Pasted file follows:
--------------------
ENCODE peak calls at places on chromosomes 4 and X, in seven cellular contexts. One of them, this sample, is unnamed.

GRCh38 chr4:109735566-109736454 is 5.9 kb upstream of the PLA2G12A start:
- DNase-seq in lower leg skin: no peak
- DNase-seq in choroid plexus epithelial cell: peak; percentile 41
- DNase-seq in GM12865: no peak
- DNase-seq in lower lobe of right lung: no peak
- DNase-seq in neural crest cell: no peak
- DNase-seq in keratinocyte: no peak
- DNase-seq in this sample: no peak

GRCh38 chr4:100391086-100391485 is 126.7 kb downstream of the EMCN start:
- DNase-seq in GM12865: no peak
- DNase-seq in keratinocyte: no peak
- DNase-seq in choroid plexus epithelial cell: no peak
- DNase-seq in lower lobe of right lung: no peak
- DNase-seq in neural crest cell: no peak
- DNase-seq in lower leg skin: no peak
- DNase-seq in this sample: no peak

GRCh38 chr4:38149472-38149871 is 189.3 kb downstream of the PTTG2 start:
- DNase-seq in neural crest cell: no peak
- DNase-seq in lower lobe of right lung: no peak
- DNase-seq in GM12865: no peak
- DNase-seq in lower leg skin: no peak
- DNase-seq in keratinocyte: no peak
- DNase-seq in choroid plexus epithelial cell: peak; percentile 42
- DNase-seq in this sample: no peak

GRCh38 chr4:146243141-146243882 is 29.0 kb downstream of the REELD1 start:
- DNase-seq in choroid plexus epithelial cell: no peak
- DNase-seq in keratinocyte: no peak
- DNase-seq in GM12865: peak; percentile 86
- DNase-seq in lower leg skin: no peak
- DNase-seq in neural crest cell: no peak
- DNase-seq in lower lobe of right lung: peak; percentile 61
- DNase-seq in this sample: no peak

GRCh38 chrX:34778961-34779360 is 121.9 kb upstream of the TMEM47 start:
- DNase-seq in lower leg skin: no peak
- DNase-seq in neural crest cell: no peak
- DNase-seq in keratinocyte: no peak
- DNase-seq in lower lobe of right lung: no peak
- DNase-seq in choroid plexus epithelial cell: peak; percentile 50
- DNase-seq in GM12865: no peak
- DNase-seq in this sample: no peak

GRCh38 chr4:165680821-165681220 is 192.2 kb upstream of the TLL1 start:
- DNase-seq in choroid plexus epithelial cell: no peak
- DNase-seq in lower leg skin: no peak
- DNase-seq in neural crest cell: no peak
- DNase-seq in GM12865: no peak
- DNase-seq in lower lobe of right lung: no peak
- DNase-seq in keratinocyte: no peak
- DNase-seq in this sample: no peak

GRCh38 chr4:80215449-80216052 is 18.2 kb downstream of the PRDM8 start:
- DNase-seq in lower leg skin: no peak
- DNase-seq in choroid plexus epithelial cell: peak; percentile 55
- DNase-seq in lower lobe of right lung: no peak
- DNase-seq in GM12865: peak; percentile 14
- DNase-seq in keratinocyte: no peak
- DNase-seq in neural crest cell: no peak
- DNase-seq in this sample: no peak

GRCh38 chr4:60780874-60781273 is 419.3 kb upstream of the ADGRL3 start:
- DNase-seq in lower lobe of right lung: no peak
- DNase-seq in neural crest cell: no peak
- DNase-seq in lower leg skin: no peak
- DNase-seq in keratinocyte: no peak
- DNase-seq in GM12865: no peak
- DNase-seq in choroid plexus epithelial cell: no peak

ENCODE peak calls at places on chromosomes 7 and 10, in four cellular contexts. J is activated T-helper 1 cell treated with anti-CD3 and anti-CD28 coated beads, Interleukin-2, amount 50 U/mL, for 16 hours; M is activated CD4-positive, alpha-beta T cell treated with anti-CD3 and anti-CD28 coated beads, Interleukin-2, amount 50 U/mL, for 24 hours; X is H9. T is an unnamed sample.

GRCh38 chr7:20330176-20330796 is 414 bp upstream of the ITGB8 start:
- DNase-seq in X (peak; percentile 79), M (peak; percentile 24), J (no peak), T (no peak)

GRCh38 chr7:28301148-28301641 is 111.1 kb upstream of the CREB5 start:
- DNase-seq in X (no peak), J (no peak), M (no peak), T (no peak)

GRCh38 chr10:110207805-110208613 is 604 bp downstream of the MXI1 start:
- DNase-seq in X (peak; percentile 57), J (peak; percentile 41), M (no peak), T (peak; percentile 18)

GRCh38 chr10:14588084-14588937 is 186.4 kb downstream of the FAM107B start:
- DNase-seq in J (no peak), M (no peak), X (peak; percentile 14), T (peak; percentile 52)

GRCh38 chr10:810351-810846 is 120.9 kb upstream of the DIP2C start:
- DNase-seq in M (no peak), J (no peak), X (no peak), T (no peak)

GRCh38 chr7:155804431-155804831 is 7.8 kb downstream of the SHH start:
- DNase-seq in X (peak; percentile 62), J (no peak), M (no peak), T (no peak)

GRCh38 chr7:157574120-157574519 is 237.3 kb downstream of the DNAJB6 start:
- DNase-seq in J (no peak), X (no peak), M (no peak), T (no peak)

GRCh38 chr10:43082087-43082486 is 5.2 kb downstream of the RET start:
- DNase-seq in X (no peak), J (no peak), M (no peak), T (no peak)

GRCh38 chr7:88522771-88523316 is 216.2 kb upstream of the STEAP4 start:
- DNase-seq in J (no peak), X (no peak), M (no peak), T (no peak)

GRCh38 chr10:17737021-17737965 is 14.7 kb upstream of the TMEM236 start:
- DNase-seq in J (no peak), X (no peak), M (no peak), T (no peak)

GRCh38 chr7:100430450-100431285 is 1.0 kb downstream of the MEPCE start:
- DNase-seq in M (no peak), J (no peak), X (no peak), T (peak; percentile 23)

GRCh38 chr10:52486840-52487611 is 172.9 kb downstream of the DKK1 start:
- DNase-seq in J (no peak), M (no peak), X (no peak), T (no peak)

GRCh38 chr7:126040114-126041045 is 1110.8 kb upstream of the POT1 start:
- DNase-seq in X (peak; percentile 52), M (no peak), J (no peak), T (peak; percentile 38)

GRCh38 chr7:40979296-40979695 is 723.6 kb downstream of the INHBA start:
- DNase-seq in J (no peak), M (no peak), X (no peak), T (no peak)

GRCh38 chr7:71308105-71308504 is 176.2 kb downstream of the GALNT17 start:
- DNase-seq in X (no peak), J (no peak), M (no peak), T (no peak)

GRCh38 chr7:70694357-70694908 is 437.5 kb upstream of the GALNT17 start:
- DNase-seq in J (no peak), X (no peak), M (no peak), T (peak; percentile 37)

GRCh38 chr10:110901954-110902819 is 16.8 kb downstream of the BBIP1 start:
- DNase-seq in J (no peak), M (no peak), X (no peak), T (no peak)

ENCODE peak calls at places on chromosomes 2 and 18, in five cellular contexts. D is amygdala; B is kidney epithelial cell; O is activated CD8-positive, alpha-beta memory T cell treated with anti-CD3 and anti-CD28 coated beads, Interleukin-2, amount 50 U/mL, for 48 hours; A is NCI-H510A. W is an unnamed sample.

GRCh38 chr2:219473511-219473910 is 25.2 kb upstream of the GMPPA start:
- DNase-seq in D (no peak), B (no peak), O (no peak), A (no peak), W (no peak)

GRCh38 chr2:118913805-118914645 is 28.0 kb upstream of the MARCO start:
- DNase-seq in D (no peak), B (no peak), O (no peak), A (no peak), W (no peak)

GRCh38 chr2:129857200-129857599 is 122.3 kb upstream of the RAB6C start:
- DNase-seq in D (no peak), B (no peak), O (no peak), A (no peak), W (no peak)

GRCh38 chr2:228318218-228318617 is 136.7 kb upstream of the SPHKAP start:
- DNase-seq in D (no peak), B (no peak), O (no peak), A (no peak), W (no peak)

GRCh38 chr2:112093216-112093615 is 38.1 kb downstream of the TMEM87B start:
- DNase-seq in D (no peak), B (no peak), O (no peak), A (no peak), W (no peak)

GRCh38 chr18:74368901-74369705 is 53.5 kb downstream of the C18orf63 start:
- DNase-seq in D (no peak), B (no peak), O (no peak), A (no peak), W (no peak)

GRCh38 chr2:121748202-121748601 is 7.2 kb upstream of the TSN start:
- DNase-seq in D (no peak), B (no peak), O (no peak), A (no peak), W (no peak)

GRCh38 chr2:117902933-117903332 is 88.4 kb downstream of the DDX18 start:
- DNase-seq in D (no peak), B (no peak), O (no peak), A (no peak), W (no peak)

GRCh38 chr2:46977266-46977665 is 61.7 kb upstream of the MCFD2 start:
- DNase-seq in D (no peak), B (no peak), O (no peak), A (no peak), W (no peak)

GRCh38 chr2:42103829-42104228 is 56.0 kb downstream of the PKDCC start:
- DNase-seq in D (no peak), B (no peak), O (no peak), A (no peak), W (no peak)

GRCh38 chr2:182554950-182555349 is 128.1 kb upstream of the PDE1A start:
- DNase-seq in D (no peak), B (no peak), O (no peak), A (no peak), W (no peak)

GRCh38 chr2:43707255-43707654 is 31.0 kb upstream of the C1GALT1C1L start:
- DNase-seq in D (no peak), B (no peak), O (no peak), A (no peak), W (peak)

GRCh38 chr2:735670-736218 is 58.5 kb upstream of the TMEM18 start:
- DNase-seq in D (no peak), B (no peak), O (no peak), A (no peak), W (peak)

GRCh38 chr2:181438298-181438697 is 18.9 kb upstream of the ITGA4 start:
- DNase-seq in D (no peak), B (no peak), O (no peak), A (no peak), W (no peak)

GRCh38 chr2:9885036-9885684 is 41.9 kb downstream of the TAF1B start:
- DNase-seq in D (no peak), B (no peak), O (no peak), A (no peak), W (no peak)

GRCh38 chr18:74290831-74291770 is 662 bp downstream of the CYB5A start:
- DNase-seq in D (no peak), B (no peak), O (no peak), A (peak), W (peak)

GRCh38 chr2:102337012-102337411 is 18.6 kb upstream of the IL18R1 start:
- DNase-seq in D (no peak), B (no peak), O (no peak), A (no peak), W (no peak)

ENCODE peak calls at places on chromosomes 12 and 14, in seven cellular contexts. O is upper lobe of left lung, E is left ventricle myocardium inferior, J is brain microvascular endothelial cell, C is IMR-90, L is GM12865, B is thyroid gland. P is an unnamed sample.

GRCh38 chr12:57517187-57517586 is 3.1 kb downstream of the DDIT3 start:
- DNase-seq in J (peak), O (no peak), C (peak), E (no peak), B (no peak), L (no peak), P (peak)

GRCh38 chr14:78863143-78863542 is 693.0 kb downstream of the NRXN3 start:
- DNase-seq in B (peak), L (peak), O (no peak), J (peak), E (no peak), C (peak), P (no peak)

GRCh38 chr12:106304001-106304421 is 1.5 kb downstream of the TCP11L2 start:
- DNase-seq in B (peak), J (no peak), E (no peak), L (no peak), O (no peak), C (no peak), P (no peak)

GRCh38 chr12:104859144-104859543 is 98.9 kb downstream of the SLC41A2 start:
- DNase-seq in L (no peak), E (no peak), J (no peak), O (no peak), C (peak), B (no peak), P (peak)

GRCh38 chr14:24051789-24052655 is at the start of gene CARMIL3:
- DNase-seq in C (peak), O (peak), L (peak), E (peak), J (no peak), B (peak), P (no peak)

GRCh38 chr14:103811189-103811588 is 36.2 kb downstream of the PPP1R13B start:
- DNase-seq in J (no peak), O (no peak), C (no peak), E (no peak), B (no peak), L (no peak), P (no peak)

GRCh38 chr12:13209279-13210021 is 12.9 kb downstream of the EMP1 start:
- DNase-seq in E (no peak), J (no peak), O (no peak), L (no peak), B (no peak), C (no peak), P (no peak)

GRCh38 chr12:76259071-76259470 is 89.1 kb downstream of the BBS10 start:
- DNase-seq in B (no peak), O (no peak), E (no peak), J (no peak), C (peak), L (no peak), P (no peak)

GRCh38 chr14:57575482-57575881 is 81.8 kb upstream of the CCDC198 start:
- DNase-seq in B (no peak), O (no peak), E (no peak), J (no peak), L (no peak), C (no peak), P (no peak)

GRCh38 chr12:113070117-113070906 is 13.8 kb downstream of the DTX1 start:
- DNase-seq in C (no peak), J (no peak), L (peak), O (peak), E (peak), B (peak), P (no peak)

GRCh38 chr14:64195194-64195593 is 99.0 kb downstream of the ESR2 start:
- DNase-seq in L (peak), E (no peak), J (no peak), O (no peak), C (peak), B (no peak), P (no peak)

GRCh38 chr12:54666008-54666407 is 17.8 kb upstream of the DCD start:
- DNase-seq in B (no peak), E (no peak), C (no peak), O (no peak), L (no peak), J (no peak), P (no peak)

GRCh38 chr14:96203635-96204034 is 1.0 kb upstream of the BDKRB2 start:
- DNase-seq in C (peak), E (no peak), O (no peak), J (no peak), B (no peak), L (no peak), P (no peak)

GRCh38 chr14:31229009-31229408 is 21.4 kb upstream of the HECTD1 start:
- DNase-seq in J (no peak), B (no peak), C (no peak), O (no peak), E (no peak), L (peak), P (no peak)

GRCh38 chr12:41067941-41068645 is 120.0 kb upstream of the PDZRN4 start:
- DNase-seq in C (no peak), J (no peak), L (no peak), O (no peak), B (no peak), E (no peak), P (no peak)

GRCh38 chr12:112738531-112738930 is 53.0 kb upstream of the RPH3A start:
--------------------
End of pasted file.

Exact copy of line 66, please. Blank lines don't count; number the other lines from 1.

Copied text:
GRCh38 chr7:20330176-20330796 is 414 bp upstream of the ITGB8 start: